Creative Thinking in Small Communities
By Bruce Carter, OCC Pawhuska
As a community leader in Pawhuska, Oklahoma, I see the daily triumphs and struggles of a community that is experiencing the most growth it has seen since the oil boom of the 1920s. Pawhuska is not unique, even with the growth we now see in our downtown and business sectors.
Similar to other small, rural communities, we face the challenges of maintaining broad-based community involvement, fear of the unknown, occasional competing interests or ideas and the desire to retain the status quo.
In some communities, old patterns and ideas—even though they may not have been successful—still hang on. We are asking people to ‘think outside the box’, or convince them there is no box. The ‘box’ is sometimes a place of retreat to the ‘known’. It’s safe.
To effectively address these challenges, we must ensure open and equal participation, patience, transparency and effective communication. We must be creative in seeking solutions that benefit us all. For example, many in our community currently live below the poverty line. Empowering the citizens of Osage County and supporting their efforts to identify and implement creative solutions for economic advancement across the board is crucial.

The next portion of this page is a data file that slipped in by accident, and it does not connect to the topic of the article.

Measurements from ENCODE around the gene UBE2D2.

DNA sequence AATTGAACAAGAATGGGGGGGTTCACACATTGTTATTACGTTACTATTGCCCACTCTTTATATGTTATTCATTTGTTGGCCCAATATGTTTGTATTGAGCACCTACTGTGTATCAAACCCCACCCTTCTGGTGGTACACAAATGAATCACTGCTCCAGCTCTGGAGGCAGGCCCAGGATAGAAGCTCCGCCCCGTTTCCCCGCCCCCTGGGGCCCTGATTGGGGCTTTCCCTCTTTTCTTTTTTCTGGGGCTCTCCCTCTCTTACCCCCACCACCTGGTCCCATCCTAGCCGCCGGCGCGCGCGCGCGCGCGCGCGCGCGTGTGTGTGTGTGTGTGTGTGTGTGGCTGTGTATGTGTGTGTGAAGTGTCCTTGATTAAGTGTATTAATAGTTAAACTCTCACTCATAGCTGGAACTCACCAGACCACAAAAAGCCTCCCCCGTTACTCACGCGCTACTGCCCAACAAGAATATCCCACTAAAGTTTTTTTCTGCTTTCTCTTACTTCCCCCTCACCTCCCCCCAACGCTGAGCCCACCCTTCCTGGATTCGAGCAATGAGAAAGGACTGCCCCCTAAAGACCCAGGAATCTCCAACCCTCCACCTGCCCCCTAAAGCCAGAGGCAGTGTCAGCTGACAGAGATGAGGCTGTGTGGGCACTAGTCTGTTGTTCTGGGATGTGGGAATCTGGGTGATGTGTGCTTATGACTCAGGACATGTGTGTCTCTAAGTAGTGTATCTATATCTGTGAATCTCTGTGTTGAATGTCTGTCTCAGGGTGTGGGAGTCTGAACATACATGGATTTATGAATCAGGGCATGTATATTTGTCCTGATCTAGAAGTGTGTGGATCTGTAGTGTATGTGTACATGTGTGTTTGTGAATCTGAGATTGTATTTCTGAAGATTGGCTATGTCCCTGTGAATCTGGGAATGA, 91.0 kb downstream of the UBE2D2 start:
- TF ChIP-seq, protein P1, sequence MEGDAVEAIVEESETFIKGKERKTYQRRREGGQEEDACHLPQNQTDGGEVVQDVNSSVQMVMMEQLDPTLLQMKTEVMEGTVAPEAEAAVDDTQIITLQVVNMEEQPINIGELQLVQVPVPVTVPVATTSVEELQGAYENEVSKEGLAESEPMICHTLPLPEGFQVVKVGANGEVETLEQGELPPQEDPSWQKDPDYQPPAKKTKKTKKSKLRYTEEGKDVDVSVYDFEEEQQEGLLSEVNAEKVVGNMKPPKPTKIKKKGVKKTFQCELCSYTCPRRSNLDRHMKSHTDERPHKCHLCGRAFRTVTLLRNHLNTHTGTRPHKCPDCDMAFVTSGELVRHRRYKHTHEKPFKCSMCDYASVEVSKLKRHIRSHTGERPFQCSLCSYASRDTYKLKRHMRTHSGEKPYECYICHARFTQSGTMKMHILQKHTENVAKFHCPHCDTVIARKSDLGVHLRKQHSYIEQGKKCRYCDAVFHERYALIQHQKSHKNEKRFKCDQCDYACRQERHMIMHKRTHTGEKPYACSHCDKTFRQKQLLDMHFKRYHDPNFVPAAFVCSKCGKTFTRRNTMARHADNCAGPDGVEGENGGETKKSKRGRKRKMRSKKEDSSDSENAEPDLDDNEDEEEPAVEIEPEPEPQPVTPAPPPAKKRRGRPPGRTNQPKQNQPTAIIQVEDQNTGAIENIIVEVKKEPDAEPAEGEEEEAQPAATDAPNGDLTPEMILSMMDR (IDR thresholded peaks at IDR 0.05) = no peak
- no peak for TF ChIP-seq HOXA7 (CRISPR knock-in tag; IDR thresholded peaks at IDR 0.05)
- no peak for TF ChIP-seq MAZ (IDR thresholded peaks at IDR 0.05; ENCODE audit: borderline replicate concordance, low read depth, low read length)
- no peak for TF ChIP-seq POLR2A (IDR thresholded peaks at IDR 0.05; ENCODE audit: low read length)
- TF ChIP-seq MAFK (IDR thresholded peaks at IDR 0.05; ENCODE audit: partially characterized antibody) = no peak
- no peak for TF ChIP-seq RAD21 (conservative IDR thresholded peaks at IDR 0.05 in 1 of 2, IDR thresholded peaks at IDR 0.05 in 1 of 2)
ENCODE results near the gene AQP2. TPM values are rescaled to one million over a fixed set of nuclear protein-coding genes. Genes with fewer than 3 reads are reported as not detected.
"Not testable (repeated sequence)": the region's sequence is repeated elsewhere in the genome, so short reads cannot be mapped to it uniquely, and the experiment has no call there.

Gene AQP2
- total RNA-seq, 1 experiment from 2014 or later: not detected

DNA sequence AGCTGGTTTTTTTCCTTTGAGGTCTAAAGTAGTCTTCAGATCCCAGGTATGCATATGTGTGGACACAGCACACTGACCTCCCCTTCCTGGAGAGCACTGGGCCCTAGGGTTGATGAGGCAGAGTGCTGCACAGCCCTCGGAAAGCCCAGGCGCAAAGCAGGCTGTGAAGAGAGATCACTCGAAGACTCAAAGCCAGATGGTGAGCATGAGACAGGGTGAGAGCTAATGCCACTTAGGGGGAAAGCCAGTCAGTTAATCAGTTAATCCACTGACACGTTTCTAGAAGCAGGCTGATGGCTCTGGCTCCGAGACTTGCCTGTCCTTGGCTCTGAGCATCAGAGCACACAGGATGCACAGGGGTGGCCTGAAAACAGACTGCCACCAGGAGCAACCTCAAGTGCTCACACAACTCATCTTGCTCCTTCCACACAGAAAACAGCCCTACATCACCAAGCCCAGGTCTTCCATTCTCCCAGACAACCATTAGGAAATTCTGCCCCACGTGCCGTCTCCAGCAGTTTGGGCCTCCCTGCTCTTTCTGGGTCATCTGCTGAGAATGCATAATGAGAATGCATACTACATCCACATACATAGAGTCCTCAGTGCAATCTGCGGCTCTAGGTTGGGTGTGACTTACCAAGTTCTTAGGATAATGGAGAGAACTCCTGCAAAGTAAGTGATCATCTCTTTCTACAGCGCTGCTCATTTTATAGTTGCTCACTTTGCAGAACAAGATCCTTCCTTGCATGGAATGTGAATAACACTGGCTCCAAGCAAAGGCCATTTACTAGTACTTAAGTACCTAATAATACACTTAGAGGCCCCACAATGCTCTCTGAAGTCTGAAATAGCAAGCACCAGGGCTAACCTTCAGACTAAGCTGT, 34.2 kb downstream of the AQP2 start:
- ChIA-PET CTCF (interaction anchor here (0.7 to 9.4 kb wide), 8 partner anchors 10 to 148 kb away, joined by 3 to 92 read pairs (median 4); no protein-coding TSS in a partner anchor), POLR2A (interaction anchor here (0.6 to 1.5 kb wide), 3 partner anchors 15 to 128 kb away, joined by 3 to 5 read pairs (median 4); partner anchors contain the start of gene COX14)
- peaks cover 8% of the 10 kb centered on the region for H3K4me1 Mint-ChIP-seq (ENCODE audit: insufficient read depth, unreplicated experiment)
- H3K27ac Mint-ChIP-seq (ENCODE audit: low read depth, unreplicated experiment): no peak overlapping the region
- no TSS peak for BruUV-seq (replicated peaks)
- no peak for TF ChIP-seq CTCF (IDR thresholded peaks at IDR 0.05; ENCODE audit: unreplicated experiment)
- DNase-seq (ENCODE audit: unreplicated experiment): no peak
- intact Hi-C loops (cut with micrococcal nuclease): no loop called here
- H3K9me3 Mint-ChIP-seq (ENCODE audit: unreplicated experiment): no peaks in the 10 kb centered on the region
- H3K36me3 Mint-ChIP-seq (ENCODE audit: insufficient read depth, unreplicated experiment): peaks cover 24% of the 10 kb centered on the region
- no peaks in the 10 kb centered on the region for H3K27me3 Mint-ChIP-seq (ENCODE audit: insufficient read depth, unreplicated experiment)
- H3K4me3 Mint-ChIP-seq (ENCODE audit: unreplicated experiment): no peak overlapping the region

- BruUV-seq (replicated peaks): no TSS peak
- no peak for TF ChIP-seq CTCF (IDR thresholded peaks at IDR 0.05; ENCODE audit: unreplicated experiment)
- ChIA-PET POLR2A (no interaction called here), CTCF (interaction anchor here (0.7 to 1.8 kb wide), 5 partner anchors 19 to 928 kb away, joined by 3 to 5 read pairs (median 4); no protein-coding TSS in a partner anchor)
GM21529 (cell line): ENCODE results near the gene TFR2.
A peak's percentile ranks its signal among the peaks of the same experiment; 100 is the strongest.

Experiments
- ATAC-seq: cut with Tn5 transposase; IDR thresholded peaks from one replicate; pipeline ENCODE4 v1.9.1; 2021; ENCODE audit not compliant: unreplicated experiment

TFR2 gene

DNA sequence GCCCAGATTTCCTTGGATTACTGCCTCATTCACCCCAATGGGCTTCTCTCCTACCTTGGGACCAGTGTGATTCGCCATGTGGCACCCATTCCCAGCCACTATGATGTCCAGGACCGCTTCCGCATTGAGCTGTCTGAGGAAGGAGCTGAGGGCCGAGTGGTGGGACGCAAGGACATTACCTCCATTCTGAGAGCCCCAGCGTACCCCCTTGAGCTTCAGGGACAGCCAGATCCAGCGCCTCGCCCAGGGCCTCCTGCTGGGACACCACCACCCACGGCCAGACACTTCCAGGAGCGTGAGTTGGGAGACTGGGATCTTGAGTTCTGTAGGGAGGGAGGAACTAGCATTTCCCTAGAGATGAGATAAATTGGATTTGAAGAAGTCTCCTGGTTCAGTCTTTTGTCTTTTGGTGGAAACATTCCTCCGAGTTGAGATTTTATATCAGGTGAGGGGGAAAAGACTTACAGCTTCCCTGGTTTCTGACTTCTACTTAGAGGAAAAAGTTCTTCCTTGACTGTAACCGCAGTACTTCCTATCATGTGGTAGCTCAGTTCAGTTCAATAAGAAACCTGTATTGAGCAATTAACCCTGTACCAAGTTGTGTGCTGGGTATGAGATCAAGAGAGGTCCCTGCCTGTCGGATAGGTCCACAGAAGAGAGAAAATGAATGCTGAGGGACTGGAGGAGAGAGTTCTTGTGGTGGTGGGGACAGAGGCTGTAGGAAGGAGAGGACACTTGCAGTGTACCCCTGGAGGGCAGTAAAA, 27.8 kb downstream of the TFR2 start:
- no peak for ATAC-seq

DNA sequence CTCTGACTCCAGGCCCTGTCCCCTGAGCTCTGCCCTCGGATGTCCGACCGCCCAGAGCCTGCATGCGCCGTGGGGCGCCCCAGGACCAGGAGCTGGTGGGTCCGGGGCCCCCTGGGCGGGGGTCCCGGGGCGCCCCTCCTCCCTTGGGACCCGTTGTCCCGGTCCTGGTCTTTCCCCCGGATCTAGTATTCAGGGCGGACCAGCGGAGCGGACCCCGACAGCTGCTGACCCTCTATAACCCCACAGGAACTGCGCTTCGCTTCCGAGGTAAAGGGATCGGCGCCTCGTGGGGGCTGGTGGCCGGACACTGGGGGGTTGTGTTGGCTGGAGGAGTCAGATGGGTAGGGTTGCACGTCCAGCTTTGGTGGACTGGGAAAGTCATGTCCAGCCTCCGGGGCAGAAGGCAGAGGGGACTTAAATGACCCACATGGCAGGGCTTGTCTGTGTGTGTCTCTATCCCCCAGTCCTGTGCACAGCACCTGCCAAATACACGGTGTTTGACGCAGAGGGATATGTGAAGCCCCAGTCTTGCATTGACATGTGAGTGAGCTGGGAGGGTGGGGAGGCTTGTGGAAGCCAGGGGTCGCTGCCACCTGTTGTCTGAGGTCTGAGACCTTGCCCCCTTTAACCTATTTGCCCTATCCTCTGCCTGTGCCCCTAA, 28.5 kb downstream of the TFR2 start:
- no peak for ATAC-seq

Sustainable development and growth in a small, rural community demands creative thinking. This includes creative ways to involve those who feel they are not heard; creative development of relationships between entities that may not have had this in the past; and, creative ideas for the future.
We must also recognize the one thing that overcomes all of the perceived obstacles. Most citizens of a small town truly love the place they live. They love their community, culture and history. By drawing on this ‘love of place’, most of the obstacles to creative thinking and growth can be overcome.
When I write emails about Oklahoma Creative Communities from our email account, I always sign them the same way: ‘WE are Pawhuska and Osage County’. In the end, this is the goal we are all working toward in community activism: understanding the concept of ‘WE’.